Why it’s important: This underscores the fact that music licensing is highly complex from a legal perspective but also a data tracking perspective. While Peloton is a highly sophisticated fitness/media/software/equipment platform (according to its S-1), music publishers believed that the company was infringing on the rights of their songwriters. This was a wakeup call for many players in the high-growth and heavily financed fitness segment that rights-holders need to be properly compensated. “Music” is clearly important and is mentioned 174 times in its offering document. As a point of comparison, the word “fitness” is mentioned 551 times.
4.) June 3 – Apple quietly discontinues iTunes and Music Streaming Is the New Normal
Apple shut down iTunes, replacing it with three different streaming apps. For those who like to own their music, the iTunes Store is still available for use, but Apple’s overall shift has focused on the streaming service of Apple Music.
Furthermore, while not music, Netflix stock delivered a 4,000% return – the best performing stock of the decade. It has been the bellwether of streaming success for all forms of media. And yes, the market seems to believe in its potential.
Why it’s important: People are less concerned with owning their music and more focused on the unlimited selection of music they have access to. I think this push for streaming services, in all mediums, is only going to increase from here. It also underscores the market’s positive view on streaming companies.
5.) June 2019 – Music: A Key Component of Exercise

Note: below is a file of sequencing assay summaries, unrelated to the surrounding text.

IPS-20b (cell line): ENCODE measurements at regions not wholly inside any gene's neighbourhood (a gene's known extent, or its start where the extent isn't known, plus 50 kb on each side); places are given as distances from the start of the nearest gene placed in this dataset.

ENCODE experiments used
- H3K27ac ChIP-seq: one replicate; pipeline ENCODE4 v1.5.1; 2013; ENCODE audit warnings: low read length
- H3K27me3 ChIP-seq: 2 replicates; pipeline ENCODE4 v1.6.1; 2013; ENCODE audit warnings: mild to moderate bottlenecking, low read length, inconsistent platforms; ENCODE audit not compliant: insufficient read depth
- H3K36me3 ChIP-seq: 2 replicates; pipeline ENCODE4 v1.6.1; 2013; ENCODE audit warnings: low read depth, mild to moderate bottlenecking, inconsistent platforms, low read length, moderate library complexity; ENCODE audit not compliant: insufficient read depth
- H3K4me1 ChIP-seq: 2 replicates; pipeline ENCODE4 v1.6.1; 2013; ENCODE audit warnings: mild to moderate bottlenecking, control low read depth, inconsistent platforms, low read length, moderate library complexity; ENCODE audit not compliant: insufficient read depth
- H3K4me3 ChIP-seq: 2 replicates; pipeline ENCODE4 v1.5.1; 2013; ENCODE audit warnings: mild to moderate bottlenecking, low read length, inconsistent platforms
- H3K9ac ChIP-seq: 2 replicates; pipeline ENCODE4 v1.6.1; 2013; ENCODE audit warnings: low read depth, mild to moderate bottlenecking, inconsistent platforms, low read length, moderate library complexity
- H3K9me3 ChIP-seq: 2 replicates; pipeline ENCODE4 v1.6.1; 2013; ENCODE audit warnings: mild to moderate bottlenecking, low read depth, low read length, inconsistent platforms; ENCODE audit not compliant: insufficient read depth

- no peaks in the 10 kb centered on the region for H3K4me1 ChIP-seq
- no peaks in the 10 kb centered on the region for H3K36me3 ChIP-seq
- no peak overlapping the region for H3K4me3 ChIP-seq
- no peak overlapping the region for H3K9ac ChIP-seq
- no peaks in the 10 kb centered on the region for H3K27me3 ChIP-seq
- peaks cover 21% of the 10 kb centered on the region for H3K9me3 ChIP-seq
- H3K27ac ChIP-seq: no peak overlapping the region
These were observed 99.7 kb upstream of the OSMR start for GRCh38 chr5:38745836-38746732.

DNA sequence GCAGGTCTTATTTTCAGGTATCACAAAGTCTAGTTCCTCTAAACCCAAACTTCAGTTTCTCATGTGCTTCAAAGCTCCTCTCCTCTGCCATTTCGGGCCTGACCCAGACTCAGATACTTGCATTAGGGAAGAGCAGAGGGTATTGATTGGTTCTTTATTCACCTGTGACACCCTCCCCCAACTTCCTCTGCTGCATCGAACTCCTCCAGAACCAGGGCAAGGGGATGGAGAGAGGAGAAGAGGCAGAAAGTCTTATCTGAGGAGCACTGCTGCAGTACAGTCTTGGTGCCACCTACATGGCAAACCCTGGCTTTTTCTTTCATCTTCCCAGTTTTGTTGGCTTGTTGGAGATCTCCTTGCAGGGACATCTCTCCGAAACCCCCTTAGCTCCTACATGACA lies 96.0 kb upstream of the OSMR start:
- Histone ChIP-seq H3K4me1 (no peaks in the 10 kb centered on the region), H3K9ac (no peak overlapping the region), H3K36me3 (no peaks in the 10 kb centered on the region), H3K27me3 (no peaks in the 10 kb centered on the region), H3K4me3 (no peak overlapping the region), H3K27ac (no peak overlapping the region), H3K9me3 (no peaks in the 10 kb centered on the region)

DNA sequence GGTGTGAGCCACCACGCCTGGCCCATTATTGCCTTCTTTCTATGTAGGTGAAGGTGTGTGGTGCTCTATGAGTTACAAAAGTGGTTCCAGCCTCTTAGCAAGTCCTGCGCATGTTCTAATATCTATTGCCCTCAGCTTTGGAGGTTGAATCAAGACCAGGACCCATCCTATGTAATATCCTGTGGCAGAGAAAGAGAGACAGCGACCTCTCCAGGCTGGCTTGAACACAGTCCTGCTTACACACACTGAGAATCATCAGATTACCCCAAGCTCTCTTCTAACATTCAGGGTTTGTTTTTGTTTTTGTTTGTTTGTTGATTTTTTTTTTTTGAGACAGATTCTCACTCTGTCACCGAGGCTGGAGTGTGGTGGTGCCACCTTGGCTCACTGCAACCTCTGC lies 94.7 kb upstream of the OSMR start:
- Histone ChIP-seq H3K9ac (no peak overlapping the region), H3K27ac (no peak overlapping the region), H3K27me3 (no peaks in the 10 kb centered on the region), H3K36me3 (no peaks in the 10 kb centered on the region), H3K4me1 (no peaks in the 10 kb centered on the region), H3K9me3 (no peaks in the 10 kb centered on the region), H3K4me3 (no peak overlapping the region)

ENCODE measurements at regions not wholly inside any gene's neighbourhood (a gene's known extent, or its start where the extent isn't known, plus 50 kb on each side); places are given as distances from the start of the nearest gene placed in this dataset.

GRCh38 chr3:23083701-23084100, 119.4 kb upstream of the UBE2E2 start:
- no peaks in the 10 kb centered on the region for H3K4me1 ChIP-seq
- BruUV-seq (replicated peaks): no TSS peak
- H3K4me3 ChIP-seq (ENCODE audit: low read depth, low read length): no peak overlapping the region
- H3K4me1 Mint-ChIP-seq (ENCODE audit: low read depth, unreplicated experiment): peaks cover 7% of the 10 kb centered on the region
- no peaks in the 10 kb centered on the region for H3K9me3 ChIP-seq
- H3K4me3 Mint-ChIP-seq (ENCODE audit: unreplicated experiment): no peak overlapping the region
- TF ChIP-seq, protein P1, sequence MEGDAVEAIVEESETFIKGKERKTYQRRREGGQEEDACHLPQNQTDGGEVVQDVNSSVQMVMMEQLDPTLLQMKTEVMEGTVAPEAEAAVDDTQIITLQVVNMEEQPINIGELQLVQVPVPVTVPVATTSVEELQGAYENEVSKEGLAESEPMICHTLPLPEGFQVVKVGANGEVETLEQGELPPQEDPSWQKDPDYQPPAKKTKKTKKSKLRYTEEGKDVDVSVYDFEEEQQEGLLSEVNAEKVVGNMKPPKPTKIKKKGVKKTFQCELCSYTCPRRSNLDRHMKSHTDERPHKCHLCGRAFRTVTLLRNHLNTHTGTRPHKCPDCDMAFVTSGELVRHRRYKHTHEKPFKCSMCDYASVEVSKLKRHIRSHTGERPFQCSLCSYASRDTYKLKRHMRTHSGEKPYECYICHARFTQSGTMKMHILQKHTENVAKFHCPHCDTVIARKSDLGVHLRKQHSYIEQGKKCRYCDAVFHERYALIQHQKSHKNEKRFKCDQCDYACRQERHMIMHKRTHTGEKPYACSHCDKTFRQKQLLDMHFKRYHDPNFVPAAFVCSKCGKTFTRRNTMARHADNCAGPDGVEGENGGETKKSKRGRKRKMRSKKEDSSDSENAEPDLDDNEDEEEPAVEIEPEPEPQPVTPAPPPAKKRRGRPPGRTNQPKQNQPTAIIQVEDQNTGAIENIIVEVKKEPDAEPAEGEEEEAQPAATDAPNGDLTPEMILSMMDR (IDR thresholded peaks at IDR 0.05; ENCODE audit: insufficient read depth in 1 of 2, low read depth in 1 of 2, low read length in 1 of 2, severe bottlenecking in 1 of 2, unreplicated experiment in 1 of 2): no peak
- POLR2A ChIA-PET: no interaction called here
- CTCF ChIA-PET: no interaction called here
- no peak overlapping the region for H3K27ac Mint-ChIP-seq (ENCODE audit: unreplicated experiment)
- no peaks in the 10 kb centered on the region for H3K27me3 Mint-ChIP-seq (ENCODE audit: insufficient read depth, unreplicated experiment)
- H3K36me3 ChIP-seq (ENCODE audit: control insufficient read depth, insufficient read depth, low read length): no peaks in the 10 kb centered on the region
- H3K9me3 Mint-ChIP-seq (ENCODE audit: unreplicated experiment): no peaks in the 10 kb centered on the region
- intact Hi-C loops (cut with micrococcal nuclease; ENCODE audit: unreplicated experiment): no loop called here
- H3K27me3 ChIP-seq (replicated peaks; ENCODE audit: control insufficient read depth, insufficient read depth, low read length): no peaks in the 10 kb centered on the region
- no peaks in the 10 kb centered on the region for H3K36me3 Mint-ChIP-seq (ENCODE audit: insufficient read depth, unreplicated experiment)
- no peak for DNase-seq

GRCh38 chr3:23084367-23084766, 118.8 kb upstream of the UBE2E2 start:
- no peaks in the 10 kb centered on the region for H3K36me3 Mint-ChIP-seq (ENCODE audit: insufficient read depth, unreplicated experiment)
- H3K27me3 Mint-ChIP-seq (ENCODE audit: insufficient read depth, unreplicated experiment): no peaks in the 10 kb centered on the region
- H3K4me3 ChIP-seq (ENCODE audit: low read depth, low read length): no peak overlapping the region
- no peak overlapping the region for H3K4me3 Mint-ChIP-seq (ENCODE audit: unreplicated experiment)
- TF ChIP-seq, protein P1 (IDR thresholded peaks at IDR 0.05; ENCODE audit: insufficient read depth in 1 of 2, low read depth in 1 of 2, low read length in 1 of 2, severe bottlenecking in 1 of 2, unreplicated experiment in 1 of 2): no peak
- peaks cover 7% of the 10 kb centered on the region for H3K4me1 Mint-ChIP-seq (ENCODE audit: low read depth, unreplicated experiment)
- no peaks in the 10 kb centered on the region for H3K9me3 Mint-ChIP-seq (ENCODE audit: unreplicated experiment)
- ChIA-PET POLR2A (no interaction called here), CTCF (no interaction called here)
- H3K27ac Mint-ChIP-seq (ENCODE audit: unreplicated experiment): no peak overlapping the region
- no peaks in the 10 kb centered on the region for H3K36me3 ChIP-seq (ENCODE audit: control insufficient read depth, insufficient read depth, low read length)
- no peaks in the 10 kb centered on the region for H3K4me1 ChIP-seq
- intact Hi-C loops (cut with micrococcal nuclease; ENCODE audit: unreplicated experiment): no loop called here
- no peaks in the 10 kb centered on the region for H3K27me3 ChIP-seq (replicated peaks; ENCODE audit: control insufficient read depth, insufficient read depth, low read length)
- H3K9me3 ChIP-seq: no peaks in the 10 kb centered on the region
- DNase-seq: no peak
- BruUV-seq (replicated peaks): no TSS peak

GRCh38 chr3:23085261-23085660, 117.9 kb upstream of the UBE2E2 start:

New research by the University of British Columbia was released showing that upbeat music can make a tough workout seem less strenuous. Even as early as the 1950s, science continues to prove that music is a fundamental, powerful component of exercise for most people. Numerous anecdotal surveys and feedback validate these scientific studies. A 2016 study done by the University of British Columbia at Okanagan focused on 24 subjects and H.I.I.T workouts. The study tracked their physiological and emotional responses to music (a variable the subjects of the study were not aware would be the center focus) during their workouts. The study concluded that their heart rates, power outputs, and enjoyment was significantly higher in workouts with music playing.
It’s not a secret that music can make or break a workout. “With boutique fitness locations charging upwards of $30 a class, it’s surprising that people wouldn’t return just because they don’t like the music, but it speaks to how important a great soundtrack is to the quality of a workout,” said Feed.fm COO Lauren Pufpaf. “People would rather eat the cost of an expensive class than suffer through a playlist that clashes with their taste.”
Why it’s important: it would behoove fitness companies to specialize in curated music for their business. The outcome could boost customer satisfaction, retention rates and, inevitably, income.
6.) September 25 – Peloton Goes Public
In September, Peloton opened trade at $27, under its IPO price of $29, initially valuing at $8.1 billion. Shares quickly declined 11%, valuing Peloton at $7.2 billion. Peloton became the second-worst unicorn startup of the year. This may be due to Peloton’s high cost at $39 a month, not including the cost of their bikes, which start at $2,245. Shares have decreased even more since their debut of their controversial holiday ad.